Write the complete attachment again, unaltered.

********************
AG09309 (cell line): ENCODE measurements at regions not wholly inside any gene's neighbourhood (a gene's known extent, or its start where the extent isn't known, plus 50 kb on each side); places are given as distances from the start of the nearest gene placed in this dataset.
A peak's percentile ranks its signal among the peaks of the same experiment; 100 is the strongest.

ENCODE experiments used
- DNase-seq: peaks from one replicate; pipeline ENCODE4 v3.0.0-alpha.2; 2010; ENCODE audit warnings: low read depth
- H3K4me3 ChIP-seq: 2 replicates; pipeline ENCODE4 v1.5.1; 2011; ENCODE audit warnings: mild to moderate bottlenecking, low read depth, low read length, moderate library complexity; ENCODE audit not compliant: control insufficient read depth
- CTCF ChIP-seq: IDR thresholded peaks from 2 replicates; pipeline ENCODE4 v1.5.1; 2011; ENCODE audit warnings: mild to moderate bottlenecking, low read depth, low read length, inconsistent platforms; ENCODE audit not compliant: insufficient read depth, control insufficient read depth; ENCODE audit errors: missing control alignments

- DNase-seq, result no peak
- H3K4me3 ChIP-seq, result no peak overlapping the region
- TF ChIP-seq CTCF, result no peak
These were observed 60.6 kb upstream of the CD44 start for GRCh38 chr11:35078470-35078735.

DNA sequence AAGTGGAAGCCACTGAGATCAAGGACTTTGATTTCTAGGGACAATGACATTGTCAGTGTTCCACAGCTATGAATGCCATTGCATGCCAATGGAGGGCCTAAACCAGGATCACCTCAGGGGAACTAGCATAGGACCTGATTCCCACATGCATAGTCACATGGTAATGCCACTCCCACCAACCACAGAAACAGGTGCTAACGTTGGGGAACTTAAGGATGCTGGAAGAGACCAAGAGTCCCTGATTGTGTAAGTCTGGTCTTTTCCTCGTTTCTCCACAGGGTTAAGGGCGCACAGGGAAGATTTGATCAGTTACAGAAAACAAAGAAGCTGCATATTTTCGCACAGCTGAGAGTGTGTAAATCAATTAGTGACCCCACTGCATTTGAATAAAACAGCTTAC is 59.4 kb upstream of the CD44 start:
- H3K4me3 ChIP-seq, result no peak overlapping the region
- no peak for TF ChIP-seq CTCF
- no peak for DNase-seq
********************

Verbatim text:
AG09309 (cell line): ENCODE measurements at regions not wholly inside any gene's neighbourhood (a gene's known extent, or its start where the extent isn't known, plus 50 kb on each side); places are given as distances from the start of the nearest gene placed in this dataset.
A peak's percentile ranks its signal among the peaks of the same experiment; 100 is the strongest.

ENCODE experiments used
- DNase-seq: peaks from one replicate; pipeline ENCODE4 v3.0.0-alpha.2; 2010; ENCODE audit warnings: low read depth
- H3K4me3 ChIP-seq: 2 replicates; pipeline ENCODE4 v1.5.1; 2011; ENCODE audit warnings: mild to moderate bottlenecking, low read depth, low read length, moderate library complexity; ENCODE audit not compliant: control insufficient read depth
- CTCF ChIP-seq: IDR thresholded peaks from 2 replicates; pipeline ENCODE4 v1.5.1; 2011; ENCODE audit warnings: mild to moderate bottlenecking, low read depth, low read length, inconsistent platforms; ENCODE audit not compliant: insufficient read depth, control insufficient read depth; ENCODE audit errors: missing control alignments

- DNase-seq, result no peak
- H3K4me3 ChIP-seq, result no peak overlapping the region
- TF ChIP-seq CTCF, result no peak
These were observed 60.6 kb upstream of the CD44 start for GRCh38 chr11:35078470-35078735.

DNA sequence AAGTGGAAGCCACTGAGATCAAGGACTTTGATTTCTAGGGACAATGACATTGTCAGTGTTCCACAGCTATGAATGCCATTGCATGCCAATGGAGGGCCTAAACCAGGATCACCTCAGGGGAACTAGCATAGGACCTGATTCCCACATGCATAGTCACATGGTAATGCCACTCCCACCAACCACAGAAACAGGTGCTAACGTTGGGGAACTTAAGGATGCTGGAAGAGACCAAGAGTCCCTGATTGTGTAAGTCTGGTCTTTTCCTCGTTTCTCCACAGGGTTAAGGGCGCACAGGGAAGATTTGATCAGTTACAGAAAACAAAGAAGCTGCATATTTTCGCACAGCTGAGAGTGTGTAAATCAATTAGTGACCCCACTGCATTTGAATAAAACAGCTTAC is 59.4 kb upstream of the CD44 start:
- H3K4me3 ChIP-seq, result no peak overlapping the region
- no peak for TF ChIP-seq CTCF
- no peak for DNase-seq